Tim Page's long, strange trip through this battered land

Tim Page's long, strange trip through this battered land

After years of working in the region, Tim Page is in Cambodia to exhibit some of his most mind-blowing photography


Tim Page speaking to the Post on Monday.

TTHROUGH his viewfinder, British photographer Tim Page often looked death straight in the eye.

But by taking such enormous risks, he managed to capture on film both the most tragic and the most exhilarating moments in the recent history of Cambodia and Vietnam.

Now Page is back in Cambodia, with an exhibition of some of his most powerful photographs of the last 40 years and a desire to lay to rest the ghosts of two old friends.

In 1962, when he was only 18 years old, Page set out from England looking for adventure on the hippie trails of Southeast Asia.

Page got his first big scoop when he witnessed a coup in Vientiane and - as the borders and the airport were closed - escaped by boat across the Mekong River into Thailand.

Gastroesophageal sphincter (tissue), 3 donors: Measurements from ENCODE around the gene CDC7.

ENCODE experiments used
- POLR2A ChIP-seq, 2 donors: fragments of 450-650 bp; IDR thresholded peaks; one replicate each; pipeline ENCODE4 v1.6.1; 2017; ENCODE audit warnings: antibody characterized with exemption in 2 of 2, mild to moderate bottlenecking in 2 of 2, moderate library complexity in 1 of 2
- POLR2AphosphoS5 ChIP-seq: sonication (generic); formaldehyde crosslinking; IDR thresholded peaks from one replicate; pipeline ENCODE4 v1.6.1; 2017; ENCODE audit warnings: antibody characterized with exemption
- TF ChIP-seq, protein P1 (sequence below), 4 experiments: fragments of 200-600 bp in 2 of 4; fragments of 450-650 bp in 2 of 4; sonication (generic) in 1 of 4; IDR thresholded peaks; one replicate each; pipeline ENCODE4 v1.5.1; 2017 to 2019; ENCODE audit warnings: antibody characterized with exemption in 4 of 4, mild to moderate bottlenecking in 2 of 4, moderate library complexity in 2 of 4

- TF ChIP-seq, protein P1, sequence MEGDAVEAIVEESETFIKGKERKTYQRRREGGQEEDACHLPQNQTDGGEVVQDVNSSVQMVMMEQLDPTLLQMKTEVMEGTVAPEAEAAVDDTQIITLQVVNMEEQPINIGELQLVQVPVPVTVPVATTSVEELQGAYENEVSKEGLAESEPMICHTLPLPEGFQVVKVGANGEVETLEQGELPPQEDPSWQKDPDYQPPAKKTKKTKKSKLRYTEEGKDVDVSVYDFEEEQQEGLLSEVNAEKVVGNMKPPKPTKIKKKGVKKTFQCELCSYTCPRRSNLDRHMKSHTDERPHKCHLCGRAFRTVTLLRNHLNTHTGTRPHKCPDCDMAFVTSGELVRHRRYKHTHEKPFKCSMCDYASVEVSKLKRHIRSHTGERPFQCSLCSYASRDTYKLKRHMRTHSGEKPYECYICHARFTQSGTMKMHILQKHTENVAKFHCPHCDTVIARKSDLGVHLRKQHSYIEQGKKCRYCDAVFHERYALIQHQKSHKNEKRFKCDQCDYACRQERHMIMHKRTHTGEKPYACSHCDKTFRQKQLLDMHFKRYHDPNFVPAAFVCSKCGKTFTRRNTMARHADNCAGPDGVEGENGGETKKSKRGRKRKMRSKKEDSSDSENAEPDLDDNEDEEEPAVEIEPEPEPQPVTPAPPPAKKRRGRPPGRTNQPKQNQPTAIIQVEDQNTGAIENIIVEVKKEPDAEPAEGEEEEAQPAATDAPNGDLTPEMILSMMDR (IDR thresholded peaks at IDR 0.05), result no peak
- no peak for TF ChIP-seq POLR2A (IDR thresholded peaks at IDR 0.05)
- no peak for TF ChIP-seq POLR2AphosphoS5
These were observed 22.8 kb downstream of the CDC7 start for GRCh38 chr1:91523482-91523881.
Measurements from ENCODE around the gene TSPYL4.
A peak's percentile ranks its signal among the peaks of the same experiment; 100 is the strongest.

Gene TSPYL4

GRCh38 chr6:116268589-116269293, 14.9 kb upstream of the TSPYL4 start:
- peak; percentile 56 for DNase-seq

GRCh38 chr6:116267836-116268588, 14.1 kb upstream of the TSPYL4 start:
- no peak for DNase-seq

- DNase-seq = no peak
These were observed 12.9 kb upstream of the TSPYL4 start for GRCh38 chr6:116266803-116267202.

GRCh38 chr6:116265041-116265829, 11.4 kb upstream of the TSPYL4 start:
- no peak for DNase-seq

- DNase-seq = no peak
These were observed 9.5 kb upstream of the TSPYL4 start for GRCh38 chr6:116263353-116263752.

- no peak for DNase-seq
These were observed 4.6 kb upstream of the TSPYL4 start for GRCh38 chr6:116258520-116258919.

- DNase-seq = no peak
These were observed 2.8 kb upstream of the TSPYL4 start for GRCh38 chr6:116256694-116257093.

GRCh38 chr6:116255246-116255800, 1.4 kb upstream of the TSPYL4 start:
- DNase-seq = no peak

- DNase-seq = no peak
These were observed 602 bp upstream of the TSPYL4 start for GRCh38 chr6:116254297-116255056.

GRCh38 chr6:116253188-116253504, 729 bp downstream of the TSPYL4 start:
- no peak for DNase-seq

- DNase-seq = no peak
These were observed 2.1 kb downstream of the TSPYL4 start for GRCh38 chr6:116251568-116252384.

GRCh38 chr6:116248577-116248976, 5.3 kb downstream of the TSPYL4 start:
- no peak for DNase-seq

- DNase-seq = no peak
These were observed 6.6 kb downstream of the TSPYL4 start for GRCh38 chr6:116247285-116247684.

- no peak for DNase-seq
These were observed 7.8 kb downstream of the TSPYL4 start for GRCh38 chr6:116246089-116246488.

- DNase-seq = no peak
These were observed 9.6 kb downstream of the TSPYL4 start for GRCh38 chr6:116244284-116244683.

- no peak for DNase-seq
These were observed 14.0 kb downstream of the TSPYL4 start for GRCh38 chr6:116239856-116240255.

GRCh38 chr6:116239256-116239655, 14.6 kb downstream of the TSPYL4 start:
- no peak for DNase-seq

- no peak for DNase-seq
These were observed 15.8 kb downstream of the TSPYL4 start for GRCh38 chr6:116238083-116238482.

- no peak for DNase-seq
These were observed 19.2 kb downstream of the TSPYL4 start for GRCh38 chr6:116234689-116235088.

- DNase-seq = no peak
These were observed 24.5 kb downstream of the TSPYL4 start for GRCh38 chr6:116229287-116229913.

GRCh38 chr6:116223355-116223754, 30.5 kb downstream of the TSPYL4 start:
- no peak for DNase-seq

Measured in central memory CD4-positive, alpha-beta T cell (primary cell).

His photos gave UPI an exclusive story for four days and prompted the Saigon bureau chief to offer him a job.

His task: covering the unfolding war in Vietnam.

Wounded many times while shooting photos at the front lines, Page became one of the most respected photographers of the era.

The scars of war

Page is quick to admit that the war has taken a heavy toll on his life.

"War makes you evil in some ways, it dehumanises you. And this reflects in your personal life," he said.

Throughout the 1970s, Page went through what he refers to as "bad moments of violence" at home, and tried to fight his desperation with "serious amounts" of LSD.

But as time went by, Page  found other ways of coping with his wartime trauma.

He has published or co-published eight books, most of them dealing - in pictures and words - with the war and its aftermath in Southeast Asia.